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posted July 5, 2005
One imagines the best way to read Doug TenNapel's graphic novella about a boy and his dinosaur is to shut off the parts of brain that recoil from all that is maudlin and obvious and enjoy the idiosyncrasies of the visual storytelling. TenNapel displays a flair for character design, the story clips along like sturdy animation, and he has a goofy sense of comic timing that reminds me of jokes told by a very clean, very old, comedian -- someone who might appear on A Prairie Home Companion
. The story itself makes not a lick of sense. Well, it sort of makes Disney TV movie sense, which I would assume is the sort of place the project may ultimately end up, if it hasn't been sent down that road already. The plot, such as it is, involves a dinosaur popping up out of nowhere to aid and comfort a boy whose dog has recently died. The dog may or may not be spiritually related to the dinosaur. The townspeople, and you can almost see Dean Jones among them if you squint hard enough, react to the dinosaur as if it's a very large two-headed chicken or a cow with musical flatulence. They immediately organize political campaigns around it, use it to boost local tourism, have it do chores and other caricatured expressions of small-town practicality and naivete. TenNapel is not yet skilled enough as a writer to pull his story off in a way that feels natural instead of forced, or sweet instead of aggressively corny; some of the scenes feel like excised sketches from an episode of Hee-Haw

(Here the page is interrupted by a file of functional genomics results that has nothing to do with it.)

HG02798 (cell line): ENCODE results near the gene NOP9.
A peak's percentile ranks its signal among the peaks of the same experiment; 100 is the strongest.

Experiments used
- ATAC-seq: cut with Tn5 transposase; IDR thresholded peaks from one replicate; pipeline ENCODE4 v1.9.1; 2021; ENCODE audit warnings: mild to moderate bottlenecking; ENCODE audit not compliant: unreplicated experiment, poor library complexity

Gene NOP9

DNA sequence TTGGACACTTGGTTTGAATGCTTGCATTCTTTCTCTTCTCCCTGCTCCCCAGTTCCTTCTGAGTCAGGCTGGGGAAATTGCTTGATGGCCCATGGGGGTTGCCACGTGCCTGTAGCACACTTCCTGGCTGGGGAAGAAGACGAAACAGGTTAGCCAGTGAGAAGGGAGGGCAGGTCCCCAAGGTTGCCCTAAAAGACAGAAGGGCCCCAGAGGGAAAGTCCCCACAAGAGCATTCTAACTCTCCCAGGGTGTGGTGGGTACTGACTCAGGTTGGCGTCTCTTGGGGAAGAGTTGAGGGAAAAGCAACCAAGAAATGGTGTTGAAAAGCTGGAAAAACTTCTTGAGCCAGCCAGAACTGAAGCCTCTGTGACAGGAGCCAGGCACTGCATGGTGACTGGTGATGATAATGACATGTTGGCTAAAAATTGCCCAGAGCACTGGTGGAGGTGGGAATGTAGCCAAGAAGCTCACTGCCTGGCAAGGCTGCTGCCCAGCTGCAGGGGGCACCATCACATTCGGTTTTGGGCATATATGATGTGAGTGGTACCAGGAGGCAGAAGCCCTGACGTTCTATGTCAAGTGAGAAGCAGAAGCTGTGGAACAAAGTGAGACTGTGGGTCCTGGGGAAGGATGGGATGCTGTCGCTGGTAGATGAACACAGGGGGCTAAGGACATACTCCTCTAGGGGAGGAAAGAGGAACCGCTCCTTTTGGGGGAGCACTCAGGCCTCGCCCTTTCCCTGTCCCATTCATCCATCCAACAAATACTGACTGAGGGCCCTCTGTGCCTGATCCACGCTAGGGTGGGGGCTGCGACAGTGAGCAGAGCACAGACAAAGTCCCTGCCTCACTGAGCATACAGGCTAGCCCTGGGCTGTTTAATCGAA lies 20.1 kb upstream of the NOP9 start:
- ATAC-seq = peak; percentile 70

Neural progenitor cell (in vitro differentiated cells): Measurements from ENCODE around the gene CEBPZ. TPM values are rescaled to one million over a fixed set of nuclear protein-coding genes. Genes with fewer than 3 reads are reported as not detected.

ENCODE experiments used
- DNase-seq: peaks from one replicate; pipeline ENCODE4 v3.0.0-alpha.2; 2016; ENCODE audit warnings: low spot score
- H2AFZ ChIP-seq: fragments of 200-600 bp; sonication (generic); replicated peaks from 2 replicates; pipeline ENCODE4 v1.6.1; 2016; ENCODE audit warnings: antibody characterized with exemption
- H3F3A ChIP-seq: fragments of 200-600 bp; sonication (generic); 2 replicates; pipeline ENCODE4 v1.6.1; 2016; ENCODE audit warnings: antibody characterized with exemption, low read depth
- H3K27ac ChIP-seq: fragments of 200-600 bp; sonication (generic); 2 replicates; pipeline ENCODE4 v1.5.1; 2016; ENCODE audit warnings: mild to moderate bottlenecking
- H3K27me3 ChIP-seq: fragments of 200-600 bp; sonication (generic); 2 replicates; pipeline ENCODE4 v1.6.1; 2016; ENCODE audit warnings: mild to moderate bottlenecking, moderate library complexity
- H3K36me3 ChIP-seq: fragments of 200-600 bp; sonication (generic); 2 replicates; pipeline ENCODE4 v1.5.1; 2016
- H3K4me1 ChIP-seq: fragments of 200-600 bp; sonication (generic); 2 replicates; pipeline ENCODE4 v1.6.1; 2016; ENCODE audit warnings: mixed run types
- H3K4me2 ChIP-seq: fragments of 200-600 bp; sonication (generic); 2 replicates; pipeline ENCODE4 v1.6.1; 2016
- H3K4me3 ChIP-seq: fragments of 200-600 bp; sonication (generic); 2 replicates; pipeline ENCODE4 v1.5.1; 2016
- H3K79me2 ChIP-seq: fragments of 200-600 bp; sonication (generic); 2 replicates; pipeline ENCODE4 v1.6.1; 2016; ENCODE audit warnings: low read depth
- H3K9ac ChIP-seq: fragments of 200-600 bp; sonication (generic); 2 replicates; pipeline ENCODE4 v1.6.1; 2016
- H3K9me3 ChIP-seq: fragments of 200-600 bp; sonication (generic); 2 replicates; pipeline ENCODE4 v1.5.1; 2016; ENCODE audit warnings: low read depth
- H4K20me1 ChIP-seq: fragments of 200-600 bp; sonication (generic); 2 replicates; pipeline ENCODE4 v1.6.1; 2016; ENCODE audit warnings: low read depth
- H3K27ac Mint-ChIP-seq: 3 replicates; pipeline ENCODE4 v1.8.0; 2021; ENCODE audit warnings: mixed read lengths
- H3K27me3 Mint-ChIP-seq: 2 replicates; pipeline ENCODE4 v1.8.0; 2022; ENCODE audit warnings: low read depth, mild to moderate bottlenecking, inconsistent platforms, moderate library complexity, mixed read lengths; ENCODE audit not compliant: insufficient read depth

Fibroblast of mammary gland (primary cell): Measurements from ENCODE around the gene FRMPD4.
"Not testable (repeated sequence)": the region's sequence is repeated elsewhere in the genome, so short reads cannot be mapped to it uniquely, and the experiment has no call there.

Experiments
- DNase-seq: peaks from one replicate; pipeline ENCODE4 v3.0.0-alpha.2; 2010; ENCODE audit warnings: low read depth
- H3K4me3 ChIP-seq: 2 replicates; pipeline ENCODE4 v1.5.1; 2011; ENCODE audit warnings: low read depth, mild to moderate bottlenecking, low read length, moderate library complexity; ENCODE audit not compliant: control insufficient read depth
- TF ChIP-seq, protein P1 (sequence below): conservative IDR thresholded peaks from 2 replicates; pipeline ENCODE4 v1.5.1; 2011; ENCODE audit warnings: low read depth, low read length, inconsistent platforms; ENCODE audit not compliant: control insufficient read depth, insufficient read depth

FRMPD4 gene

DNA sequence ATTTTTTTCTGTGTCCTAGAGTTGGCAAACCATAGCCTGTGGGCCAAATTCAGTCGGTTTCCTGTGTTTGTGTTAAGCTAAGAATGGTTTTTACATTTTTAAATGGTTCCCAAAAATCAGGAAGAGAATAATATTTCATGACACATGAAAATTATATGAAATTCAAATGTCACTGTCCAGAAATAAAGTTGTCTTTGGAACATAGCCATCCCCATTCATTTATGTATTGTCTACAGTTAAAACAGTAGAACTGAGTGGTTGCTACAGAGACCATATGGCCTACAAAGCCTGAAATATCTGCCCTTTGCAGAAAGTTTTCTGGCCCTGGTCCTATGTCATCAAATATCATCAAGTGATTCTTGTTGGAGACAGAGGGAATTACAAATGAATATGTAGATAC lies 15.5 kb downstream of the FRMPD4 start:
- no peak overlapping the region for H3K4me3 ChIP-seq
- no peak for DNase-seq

; they needed to be at least Mayberry RFD
. The ending in particular feels heavy-handed and near-shameless, although the natural audience for such a work may be too busy wiping a tear from the eye to really care.